“Jess, those aren’t Mexicans defending their homes. Those are the criminals attempting to increase their territory,” Slim said quietly, “Now, target at 3-5-9, 1-9-5 meters.” Jess easily picked out the target. The scope’s reticle hovered on the man’s head. It was his face that made Jess’s decision. The target was laughing as he sprayed his AK at the soldiers. Jess barely tightened on the trigger before the rifle slammed against her.
“Hit, target down,” Slim reported, “New target. Man with SMG at 0-0-4. Range, 2-0-0 meters.” Jess cycled the rifle’s bolt and shifted slightly. The rifle cracked again. This time she saw the man’s body fall. The bad guys were now aware there was a sniper taking them down. Slim swore as the bad guys started ducking behind cover. Jess took down another bad guy when the man poked his head out from behind a wrecked car. Jess missed as another bad guy darted between two rubble piles. His success was short-lived. The man was cut down by a soldier’s burst.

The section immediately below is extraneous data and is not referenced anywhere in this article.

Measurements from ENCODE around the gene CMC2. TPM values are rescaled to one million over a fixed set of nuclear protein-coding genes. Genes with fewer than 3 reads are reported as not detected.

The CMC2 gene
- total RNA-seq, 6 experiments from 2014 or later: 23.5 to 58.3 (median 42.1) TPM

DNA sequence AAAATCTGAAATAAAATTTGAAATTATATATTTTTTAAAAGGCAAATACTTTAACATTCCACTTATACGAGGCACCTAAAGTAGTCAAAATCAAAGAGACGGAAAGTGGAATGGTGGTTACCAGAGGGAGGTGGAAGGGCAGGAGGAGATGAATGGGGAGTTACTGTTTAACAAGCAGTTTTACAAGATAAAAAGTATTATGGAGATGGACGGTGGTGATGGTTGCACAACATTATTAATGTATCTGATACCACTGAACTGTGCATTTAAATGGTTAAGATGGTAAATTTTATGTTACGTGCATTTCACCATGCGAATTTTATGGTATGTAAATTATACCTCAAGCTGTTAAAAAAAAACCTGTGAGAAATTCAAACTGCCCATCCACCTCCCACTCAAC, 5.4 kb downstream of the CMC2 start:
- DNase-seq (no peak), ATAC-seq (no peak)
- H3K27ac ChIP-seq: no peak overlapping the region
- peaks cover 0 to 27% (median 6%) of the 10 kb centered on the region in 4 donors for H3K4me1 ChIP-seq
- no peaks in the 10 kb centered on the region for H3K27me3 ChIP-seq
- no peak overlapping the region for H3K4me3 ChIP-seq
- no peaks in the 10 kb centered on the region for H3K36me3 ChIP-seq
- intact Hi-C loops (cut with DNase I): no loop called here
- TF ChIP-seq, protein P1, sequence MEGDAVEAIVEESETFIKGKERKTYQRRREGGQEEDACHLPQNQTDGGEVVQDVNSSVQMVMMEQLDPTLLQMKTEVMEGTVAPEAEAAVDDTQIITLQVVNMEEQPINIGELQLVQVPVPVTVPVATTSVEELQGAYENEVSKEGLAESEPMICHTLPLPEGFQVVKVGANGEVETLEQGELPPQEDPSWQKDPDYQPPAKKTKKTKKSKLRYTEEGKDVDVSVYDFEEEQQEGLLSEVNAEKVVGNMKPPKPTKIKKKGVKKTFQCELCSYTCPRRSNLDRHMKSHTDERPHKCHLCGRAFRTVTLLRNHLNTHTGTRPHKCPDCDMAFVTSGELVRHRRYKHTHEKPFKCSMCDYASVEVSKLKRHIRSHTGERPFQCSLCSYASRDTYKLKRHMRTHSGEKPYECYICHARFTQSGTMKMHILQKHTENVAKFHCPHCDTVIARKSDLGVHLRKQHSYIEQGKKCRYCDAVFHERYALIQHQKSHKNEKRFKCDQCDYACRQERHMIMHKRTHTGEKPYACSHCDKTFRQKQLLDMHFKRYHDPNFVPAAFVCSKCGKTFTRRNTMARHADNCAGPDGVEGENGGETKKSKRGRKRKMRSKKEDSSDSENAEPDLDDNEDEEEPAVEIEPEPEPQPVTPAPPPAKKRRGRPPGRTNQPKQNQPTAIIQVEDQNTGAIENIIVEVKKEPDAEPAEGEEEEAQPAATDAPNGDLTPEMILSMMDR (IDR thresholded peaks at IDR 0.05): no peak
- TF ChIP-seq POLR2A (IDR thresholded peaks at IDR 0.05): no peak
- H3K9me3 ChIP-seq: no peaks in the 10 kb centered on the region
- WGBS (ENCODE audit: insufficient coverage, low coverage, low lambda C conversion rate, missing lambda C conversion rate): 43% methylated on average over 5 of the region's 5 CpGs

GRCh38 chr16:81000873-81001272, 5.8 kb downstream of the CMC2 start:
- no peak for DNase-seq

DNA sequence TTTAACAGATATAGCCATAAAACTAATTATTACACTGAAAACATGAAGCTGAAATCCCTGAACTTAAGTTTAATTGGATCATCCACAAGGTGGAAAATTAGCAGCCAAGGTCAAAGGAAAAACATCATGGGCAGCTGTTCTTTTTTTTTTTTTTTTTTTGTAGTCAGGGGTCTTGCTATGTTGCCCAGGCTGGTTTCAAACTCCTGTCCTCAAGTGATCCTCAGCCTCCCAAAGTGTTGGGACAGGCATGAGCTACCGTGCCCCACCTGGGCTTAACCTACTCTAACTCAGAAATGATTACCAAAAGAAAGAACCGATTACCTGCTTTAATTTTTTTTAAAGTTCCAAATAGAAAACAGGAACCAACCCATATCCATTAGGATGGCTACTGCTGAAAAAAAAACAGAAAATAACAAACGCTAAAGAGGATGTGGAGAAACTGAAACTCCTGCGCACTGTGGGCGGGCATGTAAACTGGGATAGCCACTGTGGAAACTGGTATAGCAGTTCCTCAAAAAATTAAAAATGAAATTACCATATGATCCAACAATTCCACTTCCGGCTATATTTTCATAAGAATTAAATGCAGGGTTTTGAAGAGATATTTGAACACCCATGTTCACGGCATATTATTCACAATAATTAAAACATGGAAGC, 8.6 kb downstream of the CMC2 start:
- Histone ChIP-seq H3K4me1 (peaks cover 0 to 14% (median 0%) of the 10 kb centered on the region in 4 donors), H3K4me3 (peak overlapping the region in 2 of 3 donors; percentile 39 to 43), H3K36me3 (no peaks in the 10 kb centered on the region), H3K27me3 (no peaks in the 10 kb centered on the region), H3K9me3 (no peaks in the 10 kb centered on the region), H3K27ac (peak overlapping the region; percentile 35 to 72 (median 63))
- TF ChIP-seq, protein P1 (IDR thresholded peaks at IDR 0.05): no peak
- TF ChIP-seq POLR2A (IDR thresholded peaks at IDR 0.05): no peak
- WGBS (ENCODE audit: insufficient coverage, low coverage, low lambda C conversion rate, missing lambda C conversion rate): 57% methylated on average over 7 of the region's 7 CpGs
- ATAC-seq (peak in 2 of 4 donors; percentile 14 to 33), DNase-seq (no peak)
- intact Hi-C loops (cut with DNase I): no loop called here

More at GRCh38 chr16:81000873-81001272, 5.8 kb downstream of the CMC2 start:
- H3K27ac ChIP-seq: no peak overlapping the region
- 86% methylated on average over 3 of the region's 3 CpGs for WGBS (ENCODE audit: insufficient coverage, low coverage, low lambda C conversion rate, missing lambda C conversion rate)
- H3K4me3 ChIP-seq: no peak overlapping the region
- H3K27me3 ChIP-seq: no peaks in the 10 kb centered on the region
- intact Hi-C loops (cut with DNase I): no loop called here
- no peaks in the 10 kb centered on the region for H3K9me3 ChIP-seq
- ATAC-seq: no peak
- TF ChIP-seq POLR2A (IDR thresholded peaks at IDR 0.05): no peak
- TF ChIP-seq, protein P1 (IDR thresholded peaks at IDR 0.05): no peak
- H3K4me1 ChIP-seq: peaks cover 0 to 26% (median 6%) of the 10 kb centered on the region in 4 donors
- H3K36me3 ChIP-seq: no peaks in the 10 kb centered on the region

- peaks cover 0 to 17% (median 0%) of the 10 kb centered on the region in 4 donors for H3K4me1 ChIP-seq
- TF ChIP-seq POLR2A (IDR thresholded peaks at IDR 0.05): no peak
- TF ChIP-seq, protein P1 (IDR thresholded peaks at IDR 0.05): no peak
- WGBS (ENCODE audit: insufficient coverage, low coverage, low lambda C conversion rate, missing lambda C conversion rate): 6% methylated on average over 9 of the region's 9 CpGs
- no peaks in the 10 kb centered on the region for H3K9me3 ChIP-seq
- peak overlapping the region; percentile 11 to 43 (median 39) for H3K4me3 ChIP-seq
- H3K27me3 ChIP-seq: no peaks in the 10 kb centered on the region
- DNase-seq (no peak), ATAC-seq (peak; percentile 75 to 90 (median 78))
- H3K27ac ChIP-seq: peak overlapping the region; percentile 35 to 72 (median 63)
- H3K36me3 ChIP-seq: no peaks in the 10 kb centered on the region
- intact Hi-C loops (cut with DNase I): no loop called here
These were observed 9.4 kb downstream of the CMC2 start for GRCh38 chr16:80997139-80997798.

Both sides stopped firing at each other as the first zombies entered the battleground. Jess watched as most of the bad guys tumbled over each other as they scrambled to get away. Normal people didn’t deal well with the undead. Primal panic was the term Quentin used. The Army soldiers formed a ragged line and opened fire at the zombies. Oh yeah. These were definitely the soldiers Zombie Strike was supposed to be meeting. These were members of the Army’s Task Force 11, the American military’s anti-zombie force. It was made up of soldiers who belonged to the very small group of humans who didn’t suffer from the primal panic. Like Jess and her team.